• Use short paragraphs: You're writing a job description, not War and Peace . You don't want readers getting lost in a sea of words.
  • Use bullet points: See how well this is working?
  • Ensure uniformity: A uniform format makes for a clear and easy-to-follow presentation of information.

These three pointers should set you off in the right direction, but if you're looking for more advice, refer to our guide to writing highly effective job descriptions.

5. brush up on the latest industry trends

Your company and its hiring needs don't exist in a vacuum. Whatever is going on in the industry at large will impact your recruitment efforts. Let's take a look at a few trends happening in the accounting and finance industry to see how they will influence the roles of credit and collections clerk and manager.

  • Despite advancements in technology that streamline actual collections, the responsibilities that credit and collections roles have in investigating potential risk of new suppliers and customers continues to be crucial. 

  • The top three industries hiring credit and collections clerks and managers are: finance, insurance and real estate. Employers in these industries, therefore, should anticipate even higher competition for top talent.

  • The highest demand for credit and collections roles this past year was found in California, Texas and New York. So if you're in one of these states, you'll need to focus on distinguishing your offer from the pack during any talent hunt.

Learn more about what's impacting the industry and gain valuable insights in our 2019 guide to hiring trends in the accounting and finance industry.

6. choose your channels to find candidates

So, where are you actually going to find this talent you need? Who or what do you turn to to get the word out? While there are loads of options available — such as networking events, employee referrals, job fairs — not all yield the same crop. And when it comes to recruiting, by and large, you reap what you sow.

And what you're able to sow can vary greatly from company to company: everything from workforce size, recruiting budgets and specific hiring needs can influence how much you're able to diversify the approach you take. To expand your efforts, consider using a staffing firm, whose mission it is to find you the right fit for your company, not someone else's. 

Moreover, when you're looking for someone who will be determining the creditworthiness of potential and current clients — a responsibility that certainly shapes your company's reputation and bottom line — having access to a staffing partner's prescreened and vetted talent, in addition to their industry experts ready to save the day, eliminates a whole lot of risk.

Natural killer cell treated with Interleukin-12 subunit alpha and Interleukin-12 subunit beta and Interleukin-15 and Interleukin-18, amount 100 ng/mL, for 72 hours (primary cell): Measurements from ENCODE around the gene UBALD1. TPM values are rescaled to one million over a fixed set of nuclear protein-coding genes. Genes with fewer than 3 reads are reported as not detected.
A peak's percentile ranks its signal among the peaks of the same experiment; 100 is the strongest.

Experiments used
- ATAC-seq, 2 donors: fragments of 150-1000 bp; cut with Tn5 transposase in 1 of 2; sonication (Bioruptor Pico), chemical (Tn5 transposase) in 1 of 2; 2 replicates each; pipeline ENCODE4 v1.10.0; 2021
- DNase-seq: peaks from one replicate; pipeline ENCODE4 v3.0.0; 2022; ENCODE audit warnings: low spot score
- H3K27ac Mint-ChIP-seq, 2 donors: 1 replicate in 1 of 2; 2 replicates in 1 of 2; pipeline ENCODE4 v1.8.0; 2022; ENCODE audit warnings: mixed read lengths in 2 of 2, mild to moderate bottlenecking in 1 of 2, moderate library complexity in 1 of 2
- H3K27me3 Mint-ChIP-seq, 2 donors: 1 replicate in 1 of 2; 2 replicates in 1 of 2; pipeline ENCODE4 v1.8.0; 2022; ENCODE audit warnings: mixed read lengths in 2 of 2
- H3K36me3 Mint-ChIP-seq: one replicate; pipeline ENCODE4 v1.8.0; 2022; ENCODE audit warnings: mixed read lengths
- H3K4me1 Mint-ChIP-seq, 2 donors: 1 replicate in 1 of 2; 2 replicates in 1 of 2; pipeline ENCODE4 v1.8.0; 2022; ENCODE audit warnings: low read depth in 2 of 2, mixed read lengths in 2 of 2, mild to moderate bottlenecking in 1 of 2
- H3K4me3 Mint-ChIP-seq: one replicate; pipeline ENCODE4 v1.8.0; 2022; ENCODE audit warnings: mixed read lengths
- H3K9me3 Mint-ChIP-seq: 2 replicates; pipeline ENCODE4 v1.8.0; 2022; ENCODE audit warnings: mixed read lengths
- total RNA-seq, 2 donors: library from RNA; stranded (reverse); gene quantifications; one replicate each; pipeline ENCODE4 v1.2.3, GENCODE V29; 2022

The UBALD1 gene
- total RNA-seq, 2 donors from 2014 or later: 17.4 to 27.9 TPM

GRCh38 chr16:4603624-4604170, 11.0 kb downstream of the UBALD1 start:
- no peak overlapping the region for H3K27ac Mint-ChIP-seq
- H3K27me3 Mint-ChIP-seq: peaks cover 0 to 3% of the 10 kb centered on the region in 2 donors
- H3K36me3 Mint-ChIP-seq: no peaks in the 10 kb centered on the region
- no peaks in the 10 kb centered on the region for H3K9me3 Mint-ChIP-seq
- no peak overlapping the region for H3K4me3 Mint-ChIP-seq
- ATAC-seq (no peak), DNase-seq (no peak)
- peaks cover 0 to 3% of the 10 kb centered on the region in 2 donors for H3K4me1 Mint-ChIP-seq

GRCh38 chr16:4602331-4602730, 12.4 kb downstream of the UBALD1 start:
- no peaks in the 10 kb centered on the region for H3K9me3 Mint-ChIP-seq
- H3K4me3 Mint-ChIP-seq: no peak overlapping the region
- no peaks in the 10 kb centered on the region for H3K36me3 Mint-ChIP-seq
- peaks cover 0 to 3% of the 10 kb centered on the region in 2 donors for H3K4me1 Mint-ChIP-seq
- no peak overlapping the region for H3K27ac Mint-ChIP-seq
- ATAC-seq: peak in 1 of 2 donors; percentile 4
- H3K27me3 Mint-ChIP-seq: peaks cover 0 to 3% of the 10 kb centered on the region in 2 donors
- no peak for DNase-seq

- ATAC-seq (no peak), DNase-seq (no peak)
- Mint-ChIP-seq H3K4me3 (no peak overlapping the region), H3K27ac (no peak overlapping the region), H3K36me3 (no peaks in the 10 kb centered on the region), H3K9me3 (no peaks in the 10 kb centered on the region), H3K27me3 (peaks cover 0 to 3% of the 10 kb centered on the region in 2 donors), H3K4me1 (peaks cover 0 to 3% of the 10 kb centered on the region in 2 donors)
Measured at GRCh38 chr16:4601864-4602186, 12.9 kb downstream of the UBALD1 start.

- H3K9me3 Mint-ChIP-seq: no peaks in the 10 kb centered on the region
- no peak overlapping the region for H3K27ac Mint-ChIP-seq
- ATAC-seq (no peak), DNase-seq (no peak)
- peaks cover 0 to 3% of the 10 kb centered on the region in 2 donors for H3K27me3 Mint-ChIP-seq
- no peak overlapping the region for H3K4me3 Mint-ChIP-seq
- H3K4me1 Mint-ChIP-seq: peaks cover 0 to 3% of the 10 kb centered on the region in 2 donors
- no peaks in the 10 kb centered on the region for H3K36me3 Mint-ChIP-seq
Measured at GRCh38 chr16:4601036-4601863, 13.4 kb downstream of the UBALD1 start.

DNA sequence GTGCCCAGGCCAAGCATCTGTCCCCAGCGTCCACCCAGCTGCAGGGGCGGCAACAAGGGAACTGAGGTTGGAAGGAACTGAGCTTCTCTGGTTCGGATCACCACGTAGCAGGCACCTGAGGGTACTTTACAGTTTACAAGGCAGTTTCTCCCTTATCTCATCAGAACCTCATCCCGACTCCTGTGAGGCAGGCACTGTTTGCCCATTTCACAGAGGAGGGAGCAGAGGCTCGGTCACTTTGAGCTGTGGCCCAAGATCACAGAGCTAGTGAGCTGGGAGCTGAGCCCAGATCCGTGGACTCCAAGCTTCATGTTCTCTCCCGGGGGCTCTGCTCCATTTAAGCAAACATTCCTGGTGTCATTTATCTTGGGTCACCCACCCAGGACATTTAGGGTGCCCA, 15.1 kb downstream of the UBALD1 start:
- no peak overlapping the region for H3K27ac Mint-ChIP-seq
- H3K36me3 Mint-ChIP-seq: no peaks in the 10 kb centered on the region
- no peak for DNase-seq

Want to learn more? Reach out to Randstad's accounting and finance experts today. Or, explore our on-demand talent pool through our Find Employees portal.

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how to hire a credit and collections clerk or manager.

Posted by Michael Cirigliano on Sep 26, 2019 3:46:41 PM

Looking for a credit and collections clerk or manager? Before starting your search, get a sense of the competition out there. According to Burning Glass, a labor-insights provider, there have been 10,709 job postings for both credit and collections clerks and managers in the past 12 months. So while these aren't the most competitive roles to be recruiting right now, you still want to be in a position to bring the right person on your team.

First, here's a handy checklist for finding a credit and collections clerk or manager:

Want some help working through these steps? Below are tips and insights for each of the checklist tasks. Let's dig in.

1. speed up your hiring process

"That's the way we've always done it" is a poor reason to resist change of any kind, but it's especially true in regard to hiring processes. Lengthy hiring cycles strain existing employees and risk important work falling through the cracks. And when it comes to credit and collections roles, which greatly impact your organization's financial health by maintaining the integrity of your client accounts, timeliness is everything.

So as a first step, examine your current hiring process using the diagram below to find out where "the way you've always done it" can be improved.

2. develop a competitive compensation package

While there are many factors that determine the attractiveness of a job offer, a competitive salary is a guaranteed attention grabber. But what constitutes "competitive" for clerks will be different for managers, and level of experience makes a difference, too. For a refresher on what salary demands are for these roles, Randstad's 2019 Salary Guide is an excellent source for getting nationwide averages. Here are the averages for credit and collections positions at the clerk and manager level, broken down by level of seniority: 

credit and collections clerk

entry-level
$32,093 – $37,119

mid-level
$38,347 – $44,353

senior-level
$44,048 – $50,947

credit and collections manager

entry-level
$80,884 – $96,994

mid-level
$92,606 – $111,050

senior-level
$106,707 – $127,960

In addition to title and experience, a competitive salary can also vary greatly by region. For a more detailed look at up-to-date salary data in your specific area, check out our salary calculator

3. identify the top skills for credit and collections clerks/managers

The responsibilities of credit and collections clerks and managers can vary widely from company to company, so it's especially important to nail down exactly what it is you need in terms of skills and experience.